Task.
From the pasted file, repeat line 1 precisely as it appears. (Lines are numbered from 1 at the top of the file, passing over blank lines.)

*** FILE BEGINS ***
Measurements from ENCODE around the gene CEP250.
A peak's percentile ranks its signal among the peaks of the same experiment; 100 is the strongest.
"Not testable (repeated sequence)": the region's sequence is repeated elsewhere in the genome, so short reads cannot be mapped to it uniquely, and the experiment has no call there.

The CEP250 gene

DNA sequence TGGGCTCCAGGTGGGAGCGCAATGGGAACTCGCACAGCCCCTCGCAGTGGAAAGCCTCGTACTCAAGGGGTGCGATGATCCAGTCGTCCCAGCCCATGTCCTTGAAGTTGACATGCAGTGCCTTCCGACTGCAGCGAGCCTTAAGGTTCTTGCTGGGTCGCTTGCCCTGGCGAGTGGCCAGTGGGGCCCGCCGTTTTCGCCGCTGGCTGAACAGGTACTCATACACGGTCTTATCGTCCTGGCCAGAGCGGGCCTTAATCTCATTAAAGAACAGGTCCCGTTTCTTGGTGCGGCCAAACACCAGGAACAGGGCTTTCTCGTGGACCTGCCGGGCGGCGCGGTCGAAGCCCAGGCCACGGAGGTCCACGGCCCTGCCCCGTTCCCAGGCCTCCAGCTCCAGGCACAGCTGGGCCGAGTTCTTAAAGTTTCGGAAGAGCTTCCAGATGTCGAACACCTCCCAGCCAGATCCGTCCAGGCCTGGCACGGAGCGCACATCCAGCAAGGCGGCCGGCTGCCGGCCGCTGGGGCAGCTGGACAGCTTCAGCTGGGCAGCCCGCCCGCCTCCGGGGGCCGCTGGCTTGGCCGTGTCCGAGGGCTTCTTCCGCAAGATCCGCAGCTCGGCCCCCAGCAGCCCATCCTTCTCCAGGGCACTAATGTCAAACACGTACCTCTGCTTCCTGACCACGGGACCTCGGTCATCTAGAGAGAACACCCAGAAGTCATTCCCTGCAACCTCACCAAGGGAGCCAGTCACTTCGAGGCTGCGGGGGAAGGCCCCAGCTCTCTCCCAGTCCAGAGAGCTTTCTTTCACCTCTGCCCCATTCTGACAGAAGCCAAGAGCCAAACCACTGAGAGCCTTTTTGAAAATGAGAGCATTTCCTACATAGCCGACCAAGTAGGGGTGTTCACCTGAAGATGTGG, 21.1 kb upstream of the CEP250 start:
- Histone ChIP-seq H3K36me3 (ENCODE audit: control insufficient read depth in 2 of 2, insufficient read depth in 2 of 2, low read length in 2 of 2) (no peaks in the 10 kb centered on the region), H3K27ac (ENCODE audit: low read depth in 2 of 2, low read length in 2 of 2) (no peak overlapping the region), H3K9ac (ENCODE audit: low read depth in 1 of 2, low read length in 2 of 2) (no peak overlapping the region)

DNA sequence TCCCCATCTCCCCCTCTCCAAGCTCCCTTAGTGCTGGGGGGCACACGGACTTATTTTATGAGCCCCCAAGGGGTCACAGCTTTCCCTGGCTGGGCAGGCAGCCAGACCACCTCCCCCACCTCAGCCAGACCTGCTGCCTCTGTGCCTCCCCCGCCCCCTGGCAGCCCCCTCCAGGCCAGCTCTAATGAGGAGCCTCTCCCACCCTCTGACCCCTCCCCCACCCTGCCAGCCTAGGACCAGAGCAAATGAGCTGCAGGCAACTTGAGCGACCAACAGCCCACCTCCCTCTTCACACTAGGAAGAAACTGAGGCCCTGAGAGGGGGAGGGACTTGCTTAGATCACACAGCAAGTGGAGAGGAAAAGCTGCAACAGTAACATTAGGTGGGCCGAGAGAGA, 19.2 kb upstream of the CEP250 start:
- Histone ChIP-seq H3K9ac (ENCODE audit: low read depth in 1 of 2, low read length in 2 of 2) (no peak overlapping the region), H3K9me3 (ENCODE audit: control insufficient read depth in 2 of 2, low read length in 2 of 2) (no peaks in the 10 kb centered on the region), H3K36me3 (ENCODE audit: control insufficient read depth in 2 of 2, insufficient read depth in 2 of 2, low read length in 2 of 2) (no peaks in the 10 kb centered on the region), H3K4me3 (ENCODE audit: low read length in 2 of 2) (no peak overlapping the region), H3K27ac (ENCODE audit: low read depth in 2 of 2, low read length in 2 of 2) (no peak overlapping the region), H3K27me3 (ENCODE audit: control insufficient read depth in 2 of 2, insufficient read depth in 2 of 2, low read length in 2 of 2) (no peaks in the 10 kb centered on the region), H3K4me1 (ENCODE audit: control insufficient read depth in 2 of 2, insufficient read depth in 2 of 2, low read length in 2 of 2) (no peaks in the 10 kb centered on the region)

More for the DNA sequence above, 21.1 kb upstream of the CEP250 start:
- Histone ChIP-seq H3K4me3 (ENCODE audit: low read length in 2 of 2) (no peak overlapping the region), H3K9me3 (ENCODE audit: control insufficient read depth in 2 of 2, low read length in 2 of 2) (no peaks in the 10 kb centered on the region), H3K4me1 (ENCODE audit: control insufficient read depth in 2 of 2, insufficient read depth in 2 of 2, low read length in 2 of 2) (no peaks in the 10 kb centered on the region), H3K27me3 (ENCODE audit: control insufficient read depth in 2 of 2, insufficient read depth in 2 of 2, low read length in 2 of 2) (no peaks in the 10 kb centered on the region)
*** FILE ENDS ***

Measurements from ENCODE around the gene CEP250.